By default, the date format for SQL server is in U.S. date format MM/DD/YY,unless a localized version of SQL Server has been installed. This settingis fine for cases when an application that requires this functionality isdeployed in a manner guaranteeing that dates are used and inserted in thesame format across all platforms and locations where the application isused.
However, in some cases the date must be in a DD/MM/YY format because manycountries/regions use this format rather than the U.S. default of MM/DD/YY. This isespecially an issue for international applications that are distributed allover the world.
If the date format is not taken into consideration by applicationdevelopers, a rare situation may arise where an application is insertingdates into tables or using dates in WHERE clauses that are invalid. Forexample, a given date like 20/05/97 will only be processed if the dateformat is DD/MM/YY. However, a date like 12/05/97 will be processed withboth the DD/MM/YY and MM/DD/YY formats, possibly resulting in the wrongdate being used.
A possible solution to this is to use the ISO Standard format for sendingthe datetime data to SQL Server, which is "YYYYMMDD" (no separators). Usingthe ISO format is more "international," and is independent of the defaultlanguage. For more information, see the CONVERT function in the SQL ServerBooks Online.
Another solution is for the client application to check the date formatbeing used on the SQL Server, to make sure that the dates passed whileexecuting are in a valid format.
SQL Server provides the ability to set the date format and other languagesettings by adding another language. Just setting the regional setting inthe Windows NT Control Panel to the local region's date format will nothelp in using dates in the DD/MM/YY format for SQL Server.
To use the DD/MM/YY format, use either of the following methods:
Use the SET Statement Per Connection
SET DATEFIRST <number>
Sets the first weekday to a number from 1 through 7. The U.S. Englishdefault is 7 (Sunday).
SET DATEFORMAT <format>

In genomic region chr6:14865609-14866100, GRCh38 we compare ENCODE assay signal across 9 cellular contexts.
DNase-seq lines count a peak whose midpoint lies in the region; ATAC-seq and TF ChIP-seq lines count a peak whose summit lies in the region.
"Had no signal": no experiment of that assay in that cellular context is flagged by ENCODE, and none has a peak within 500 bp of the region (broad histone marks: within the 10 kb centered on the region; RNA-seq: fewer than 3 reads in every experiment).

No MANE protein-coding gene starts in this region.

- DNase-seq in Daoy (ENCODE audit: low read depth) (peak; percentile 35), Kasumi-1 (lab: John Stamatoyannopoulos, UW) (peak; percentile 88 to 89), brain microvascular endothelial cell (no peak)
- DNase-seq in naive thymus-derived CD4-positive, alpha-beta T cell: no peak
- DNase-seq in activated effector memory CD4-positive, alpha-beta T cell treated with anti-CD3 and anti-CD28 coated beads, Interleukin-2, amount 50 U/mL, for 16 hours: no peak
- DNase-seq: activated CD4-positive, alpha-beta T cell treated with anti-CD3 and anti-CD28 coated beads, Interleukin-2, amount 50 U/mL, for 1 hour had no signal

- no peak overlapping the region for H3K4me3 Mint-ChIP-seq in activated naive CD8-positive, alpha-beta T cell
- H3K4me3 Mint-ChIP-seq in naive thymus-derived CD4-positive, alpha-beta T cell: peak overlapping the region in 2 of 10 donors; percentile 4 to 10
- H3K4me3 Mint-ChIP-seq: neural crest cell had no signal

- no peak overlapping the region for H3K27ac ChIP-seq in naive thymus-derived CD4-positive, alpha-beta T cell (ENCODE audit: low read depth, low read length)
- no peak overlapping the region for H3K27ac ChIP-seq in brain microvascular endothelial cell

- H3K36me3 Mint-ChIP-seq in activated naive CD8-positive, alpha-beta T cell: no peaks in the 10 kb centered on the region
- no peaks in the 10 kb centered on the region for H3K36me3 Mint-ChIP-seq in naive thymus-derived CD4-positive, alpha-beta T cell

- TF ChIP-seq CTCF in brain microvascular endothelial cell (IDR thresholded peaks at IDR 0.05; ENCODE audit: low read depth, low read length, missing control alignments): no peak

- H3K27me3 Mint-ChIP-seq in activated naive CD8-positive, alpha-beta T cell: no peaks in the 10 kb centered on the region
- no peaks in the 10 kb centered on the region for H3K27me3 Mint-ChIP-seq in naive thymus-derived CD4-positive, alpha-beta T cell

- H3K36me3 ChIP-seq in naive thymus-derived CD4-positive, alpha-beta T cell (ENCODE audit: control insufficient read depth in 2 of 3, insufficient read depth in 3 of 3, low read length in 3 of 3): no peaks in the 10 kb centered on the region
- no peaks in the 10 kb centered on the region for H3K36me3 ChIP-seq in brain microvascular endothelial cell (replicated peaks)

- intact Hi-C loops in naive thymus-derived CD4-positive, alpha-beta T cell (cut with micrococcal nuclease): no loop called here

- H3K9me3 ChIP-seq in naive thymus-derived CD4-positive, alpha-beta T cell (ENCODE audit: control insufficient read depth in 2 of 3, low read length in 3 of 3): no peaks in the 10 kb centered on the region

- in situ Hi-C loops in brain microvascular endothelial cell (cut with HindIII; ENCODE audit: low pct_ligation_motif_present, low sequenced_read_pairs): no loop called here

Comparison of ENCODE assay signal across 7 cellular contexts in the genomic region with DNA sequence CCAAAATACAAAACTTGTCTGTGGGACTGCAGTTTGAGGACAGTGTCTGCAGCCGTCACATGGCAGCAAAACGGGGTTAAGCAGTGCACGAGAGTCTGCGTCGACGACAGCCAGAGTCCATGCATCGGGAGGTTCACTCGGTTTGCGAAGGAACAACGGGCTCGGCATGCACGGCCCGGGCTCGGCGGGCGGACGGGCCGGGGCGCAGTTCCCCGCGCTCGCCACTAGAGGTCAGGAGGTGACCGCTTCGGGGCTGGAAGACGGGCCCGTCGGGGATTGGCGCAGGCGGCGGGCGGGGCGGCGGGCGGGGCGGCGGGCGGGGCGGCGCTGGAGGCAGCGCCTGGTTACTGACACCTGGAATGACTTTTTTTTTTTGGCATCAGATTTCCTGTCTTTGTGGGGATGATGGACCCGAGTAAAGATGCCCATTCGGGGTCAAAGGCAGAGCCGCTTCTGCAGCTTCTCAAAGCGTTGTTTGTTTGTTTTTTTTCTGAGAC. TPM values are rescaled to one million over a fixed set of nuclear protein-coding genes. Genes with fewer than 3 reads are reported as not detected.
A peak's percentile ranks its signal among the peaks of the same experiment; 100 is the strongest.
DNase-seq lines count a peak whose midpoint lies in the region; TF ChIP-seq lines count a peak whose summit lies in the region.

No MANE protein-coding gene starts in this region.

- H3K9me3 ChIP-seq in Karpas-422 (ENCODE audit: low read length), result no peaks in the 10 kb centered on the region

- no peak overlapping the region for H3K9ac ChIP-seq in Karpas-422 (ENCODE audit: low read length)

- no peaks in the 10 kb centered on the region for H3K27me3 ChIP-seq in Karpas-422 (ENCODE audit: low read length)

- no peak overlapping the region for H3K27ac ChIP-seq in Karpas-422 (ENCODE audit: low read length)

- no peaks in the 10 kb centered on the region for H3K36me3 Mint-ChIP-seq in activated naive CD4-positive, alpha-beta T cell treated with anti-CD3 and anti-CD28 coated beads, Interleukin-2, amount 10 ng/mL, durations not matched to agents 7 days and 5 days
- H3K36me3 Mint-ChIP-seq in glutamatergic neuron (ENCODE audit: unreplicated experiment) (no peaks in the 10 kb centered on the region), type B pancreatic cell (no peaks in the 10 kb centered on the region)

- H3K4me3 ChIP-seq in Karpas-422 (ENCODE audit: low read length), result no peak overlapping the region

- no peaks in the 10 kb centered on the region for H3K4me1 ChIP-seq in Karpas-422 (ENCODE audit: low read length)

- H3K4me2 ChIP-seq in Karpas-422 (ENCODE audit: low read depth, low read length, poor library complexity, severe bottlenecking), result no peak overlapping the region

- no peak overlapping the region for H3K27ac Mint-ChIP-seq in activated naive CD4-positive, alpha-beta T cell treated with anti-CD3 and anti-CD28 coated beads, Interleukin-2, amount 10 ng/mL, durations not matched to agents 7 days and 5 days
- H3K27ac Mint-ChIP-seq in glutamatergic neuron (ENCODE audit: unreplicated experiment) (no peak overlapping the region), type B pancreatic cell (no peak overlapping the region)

Sets the order of the date parts (month/day/year) for entering datetime orsmalldatetime data. Valid parameters include mdy, dmy, ymd, ydm, myd, anddym. The U.S. English default is mdy.
This method allows you use a date format for dates sent to SQL Server ofd/m/y, but it is connection dependent. If a new connection is made to SQLServer or if the server is stopped and restarted, the date format goes backto m/d/y.
Set the Language on the SQL Server
To set the language on the server you must add a language by usingsp_addlanguage. The example below sets the language for British English andgives the dates in DD/MM/YY format. The example can also be applied toother countries, but you may need to modify the parameters forsp_addlanguage.
exec sp_addlanguage 'British', 'English', 'January,February,March,April,May,June,July,August,September,October, November,December', 'Jan,Feb,Mar,Apr,May,Jun,Jul,Aug,Sep,Oct,Nov,Dec', 'Monday,Tuesday,Wednesday,Thursday,Friday,Saturday,Sunday', dmy,1 sp_configure 'default language', 1 reconfigure with override
To set the default language back to U.S. English after having installedanother language, use the following SQL statements:
sp_configure 'default language', 0 reconfigure with override
To check what default language a server has installed, use the followingSQL command:
sp_configure 'default language'
If the resulting value is 0, the default language U.S. English. If theresult is not 0, run the following SQL command to find the installeddefault language setting and date format used:
select name ,alias, dateformat from syslanguages where langid = (select value from master..sysconfigures where comment = 'default language')
SQL Server also supports multiple languages, by setting the language in SQLServer Setup. This requires the use of localization files that areavailable for most languages. For more information, please read thefollowing article in the Microsoft Knowledge Base:
: INF: Installing Additional Languages on SQL Server